Top Results

Logic – Basics

Logic in ControlSpace® Designer version 5 encompasses both the assignment of object controls to logic inputs and outputs such as a GPIO block or a serial block, and also the manipulation of logic signals within the processor.

Legacy Products

Any Bose ControlSpace® DSP device, even the discontinued ESP-88, is able to assign object parameters to GPI ports or Serial input triggers. This is familiar functionality accomplished by dragging and dropping the processing object to the programming window in the GPI or Serial control panel. For example, once an object parameter has been assigned to a GPI port, a physical button or switch connected to the GPI port will control the assigned object parameter.

EX series processors

This functionality is also available in EX series processors, but EX series processors have the ability to provide additional logic processing to perform more complex functions. This additional functionality is provided by logic processing objects, which are connected to logic ports on the various objects using drag and drop wiring in the same way audio objects are wired together. GPIO and Serial I/O objects in EX series processors have logic ports visible by default. The color of these logic nodes indicates the current state of the node. A blue node indicates that the logic node is “off” or “open”, while an orange node indicates that the node is “on” or “closed”.

Many audio processing objects have Logic I/O that can be made visible by right-clicking on the object and selecting Show Logic I/O. Wiring between the logic I/O on objects will produce association between the object similar to dragging and dropping the objects directly into a control programming window.

If a GPI with a latching button is connected directly to the logic controls on a mixer, the channel mutes will be muted when the GPI is closed, and unmuted when the GPI is open. Connecting the GPI directly to the mixer works fine if there is no external control system in the room and no Parameter Sets being used on the mixer mutes, but will become a problem if the physical buttons connected to the GPI are in the closed or on position when the external control system unmutes the mixer channels. The physical controls are still in the closed position, but they are no longer in sync with the mutes on the mixer. When the user presses the physical button, the GPI will switch to the open position and nothing will change on the mixer. The user would need to press the physical button a second time in order to change the state of the mixer mute.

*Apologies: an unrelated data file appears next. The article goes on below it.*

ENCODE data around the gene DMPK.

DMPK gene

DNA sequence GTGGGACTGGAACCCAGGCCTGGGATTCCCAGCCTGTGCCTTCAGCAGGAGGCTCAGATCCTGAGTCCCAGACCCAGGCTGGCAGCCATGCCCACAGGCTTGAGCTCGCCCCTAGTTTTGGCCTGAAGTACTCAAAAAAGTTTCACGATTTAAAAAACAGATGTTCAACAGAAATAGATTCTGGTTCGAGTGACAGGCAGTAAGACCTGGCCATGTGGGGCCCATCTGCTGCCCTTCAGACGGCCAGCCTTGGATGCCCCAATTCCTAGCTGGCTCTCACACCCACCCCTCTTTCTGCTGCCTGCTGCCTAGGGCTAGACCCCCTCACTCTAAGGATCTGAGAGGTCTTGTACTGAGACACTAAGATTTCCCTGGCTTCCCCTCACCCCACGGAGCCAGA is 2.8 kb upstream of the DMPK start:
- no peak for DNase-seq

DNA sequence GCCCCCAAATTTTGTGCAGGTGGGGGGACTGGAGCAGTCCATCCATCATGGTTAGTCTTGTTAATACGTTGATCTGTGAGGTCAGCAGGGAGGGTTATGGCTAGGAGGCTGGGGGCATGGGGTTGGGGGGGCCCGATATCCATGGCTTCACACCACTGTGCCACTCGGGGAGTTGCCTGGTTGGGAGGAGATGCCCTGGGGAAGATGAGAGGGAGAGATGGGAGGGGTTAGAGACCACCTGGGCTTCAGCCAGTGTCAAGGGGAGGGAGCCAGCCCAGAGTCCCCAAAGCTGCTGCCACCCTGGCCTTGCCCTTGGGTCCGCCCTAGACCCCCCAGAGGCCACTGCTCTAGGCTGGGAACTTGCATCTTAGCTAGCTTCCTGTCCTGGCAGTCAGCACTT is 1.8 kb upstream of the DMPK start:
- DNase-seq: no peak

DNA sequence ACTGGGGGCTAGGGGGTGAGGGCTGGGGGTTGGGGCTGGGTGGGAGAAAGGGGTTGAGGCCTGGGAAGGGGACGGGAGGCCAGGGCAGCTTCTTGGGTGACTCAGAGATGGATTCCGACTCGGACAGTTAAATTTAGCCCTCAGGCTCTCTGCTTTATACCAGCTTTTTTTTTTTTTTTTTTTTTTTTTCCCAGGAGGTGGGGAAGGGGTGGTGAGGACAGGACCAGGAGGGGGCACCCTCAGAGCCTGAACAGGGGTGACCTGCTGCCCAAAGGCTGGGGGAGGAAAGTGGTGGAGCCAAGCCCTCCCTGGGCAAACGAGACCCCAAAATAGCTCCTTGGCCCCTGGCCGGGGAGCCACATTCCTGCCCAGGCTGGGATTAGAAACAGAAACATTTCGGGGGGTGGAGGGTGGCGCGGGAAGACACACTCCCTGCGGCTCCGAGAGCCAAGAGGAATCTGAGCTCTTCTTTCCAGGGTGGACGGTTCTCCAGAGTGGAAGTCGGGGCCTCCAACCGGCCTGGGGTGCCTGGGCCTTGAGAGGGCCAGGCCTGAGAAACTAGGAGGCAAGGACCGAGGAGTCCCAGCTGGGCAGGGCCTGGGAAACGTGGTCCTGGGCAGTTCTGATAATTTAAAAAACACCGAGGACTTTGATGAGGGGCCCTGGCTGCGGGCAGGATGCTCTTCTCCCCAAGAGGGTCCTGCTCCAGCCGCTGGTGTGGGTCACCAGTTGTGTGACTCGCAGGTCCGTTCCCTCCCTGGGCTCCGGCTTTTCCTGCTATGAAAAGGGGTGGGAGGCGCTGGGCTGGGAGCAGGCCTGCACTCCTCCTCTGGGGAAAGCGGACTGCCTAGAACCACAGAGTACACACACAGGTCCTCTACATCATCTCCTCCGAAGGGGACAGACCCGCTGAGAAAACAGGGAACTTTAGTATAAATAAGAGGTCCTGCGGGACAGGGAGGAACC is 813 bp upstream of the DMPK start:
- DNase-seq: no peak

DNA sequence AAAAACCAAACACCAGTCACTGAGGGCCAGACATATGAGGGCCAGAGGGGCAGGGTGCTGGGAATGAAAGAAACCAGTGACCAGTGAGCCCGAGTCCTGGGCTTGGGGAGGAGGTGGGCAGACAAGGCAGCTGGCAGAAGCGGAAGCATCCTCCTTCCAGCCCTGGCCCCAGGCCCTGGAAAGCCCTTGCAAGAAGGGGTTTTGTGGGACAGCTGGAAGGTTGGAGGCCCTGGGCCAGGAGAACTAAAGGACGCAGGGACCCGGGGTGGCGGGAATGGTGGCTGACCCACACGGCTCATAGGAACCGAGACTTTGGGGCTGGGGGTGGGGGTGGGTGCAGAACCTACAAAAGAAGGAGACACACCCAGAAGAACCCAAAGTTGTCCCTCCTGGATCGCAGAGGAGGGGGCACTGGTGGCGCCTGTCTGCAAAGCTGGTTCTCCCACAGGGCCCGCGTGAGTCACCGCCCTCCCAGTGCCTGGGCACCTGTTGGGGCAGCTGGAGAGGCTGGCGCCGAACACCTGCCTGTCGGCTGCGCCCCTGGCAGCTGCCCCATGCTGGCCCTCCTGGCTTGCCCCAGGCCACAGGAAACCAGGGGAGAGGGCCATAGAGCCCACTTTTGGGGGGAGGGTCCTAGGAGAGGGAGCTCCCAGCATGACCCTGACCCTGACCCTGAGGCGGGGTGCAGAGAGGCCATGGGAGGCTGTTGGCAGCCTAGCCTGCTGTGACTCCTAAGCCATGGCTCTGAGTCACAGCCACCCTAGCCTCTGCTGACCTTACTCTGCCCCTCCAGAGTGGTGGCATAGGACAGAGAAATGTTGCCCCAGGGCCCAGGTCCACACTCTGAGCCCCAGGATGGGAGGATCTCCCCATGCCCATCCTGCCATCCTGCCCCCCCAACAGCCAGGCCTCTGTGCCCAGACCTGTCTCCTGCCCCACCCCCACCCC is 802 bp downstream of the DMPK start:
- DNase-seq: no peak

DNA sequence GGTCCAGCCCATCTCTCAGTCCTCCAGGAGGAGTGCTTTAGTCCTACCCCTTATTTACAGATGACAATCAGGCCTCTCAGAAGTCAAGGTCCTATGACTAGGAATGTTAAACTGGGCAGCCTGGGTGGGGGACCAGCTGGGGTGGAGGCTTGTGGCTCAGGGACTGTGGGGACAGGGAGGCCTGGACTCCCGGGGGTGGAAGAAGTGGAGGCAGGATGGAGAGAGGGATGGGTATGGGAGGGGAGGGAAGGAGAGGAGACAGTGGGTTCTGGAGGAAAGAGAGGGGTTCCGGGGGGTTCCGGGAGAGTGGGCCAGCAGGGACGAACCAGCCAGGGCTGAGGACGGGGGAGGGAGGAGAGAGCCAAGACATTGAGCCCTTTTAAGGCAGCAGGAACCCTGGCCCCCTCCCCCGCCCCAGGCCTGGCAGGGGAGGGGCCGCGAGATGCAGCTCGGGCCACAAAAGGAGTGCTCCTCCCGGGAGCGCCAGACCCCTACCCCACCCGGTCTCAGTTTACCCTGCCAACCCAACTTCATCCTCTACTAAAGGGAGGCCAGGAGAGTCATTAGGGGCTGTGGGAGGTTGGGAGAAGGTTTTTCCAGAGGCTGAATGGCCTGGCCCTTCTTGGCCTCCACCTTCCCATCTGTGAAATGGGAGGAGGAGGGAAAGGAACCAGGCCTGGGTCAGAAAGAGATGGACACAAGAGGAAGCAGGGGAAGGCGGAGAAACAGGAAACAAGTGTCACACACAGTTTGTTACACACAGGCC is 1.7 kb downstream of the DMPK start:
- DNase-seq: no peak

Issues like this can be easily corrected by using Logic Blocks. In this example, using momentary contact switches on the microphones and adding Logic Blocks between the GPI and the mixer to provide a simple toggle function, will allow the GPI to change the state of the mixer mute each time the momentary button is pressed. If a Parameter Set or external control system needs to change the state of the mixer mutes, the changes are made to the Logic Object rather than directly to the mixer object. This allows the physical controls to do what the user expects them to do even if the state of the object parameters have been changed by an external control system or a Parameter Set recall.

The functionality of each Logic Block is freely programmable for a nearly infinite variety of functions. Multiple functions may be programmed in a single Logic Block or individual Logic Blocks may be used for each function. Freely programmable Logic Blocks exist only in the EX series processors and are not available in older processors.